Further questions posed throughout this project will be:
How do we envision ways to care for others and ourselves in a manner that eschews placement of guilt on the sick individual and avoids pathologizing non-“normative” bodies or behaviors?
What is the relationship of care to reciprocity when seeking personal wellness alongside caring for others?
What is care’s relationship to rage and resistance?
In considering how we move through (and redistribute) the effects of pain, what role does immediate individual relief play versus collective long-term repair?
What is art’s role—with its potential to convene diverse publics to participate in cultural rituals that envision alternative systems and new metaphors—in forming action that can help us envision and enact such a transitional architecture?
Sick Time, Sleepy Time, Crip Time: Against Capitalism's Temporal Bullying is curated by Taraneh Fazeli, 2018 Bemis Curator-in-Residence. A longer set of curatorial notes for the project can be found at temporaryartreview.com.
Artists: Fia Backström, Danilo Correale, Jen Liu, Zavé Martohardjono, Sondra Perry, Carrie Schneider, Cassie Thornton, and Constantina Zavitsanos
The Waiting Room features a new two-part publication by Berlin Feminist Health Care Research Group and a selection of existing publications and texts by The Black Panthers, Canaries, Danilo Correale, Data Feels, Corrine Fitzpatrick, Johanna Hedva, How to Perform An Abortion, Joan Lubin and Jeanne Vaccaro, Power Makes Us Sick (PMS), Carolyn Lazard, Park McArthur and Constantina Zavitsanos, Cassie Thornton, The Young Lords, and others. It will also be a site for distribution of pamphlets from local care organizations that range from free clinics, support groups, services for underserved, and alternative
The 2018 Curator-in-Residence program is made possible by Carol Gendler and the Mammel Foundation. Additional support is provided by the National Endowment for the Arts and The Andy Warhol Foundation for the Visual Arts.
Sick Time, Sleepy Time, Crip Time: Against Capitalism's Temporal Bullying is supported, in part, by Deanna and Fred Bosselman, Douglas County, Omaha Steaks, and Security National Bank.
A previous version of this exhibition and program series took place between Houston, TX and New York, NY in 2017, where it was made possible with the generous support of EFA Project Space, a program of The Elizabeth Foundation for the Arts; The Museum of Fine Arts, Houston’s Core Residency Program; and The Idea Fund.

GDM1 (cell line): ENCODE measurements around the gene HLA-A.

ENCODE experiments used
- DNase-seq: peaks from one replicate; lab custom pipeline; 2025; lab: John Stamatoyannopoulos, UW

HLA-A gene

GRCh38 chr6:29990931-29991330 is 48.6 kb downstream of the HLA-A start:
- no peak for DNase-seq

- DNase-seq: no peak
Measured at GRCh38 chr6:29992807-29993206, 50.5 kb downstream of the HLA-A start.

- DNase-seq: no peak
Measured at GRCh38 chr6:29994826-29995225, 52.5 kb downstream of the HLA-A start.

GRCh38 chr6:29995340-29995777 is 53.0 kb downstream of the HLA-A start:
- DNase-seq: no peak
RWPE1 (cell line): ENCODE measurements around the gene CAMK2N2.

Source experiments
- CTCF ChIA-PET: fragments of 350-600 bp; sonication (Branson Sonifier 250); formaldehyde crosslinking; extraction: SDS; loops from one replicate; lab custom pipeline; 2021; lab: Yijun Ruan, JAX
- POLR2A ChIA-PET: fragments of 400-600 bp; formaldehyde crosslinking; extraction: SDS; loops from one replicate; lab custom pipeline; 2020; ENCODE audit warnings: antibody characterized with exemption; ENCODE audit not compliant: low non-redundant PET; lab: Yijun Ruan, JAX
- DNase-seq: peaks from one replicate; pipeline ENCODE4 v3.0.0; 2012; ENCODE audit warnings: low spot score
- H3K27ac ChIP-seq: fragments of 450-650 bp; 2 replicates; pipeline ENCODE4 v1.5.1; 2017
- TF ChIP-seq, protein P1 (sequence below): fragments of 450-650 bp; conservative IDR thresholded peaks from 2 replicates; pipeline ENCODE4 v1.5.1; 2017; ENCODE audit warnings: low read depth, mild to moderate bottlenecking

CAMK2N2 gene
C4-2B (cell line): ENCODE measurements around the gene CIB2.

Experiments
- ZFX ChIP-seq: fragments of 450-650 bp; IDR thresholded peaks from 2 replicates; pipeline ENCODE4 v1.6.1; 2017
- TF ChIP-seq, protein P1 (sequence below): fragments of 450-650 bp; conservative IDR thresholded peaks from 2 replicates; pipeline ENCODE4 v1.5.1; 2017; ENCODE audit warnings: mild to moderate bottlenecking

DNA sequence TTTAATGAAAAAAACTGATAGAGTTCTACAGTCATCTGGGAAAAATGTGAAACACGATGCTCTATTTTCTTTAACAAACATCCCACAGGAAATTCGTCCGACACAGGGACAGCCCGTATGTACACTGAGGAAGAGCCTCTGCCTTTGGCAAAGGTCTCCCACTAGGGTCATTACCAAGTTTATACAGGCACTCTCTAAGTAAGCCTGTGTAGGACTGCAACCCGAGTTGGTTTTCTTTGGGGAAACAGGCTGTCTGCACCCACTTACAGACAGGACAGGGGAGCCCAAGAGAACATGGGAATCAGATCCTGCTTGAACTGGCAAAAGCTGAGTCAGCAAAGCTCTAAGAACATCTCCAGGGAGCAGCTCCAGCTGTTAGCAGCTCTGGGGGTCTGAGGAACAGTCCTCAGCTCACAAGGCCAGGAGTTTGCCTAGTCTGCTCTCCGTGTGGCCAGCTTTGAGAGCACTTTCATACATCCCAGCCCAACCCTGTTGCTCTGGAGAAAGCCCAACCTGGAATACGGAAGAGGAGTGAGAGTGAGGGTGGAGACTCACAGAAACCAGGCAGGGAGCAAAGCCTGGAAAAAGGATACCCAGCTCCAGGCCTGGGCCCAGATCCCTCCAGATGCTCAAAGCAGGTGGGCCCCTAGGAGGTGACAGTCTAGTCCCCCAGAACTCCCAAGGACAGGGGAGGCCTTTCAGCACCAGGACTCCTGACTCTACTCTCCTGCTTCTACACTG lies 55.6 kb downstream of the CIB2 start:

Bemis Center for Contemporary Arts has three galleries on the main floor that can be accessed via an ADA approved ramp on 12th Street or seven steps. There is free street parking in front of the building on 12th Street and a paid lot on the North side of the building. 12th Street is cobblestone-lined. Admission is free and no ID is required to enter the building. There are multi-stall ADA approved single-sex bathrooms on the main floor with two grab bars.
Children and service animals are welcome. Concealed carry is prohibited. Texts and programs are in English. Large format texts are available upon request. The space is not scent-free, but we request that you come low-scent. Many ill (and non-ill) people have chemical sensitivities, which mean they do not tolerate scents (i.e. please do not wear perfumes or use scented deodorants and toiletries that day). More info on how and why to do this here and here.
Seating options will include folding chairs or cushions on the floor, but we are happy to provide other seating if requested in advance. If you need to move around, twitch, pace, or not make eye contact, you are welcome here.
While the Sick Time... artists presenting allow photographs, we ask that you do not use flash. Please refrain from photographing other visitors without permission.
Note that some Sick Time... events may be held on other floors or off-site. Access details will be included with event information online.
If you have questions or would like support with specific access needs please contact us at firstname.lastname@example.org or 402.341.7130 at least five days prior to your visit and we will do our best to help you attend comfortably.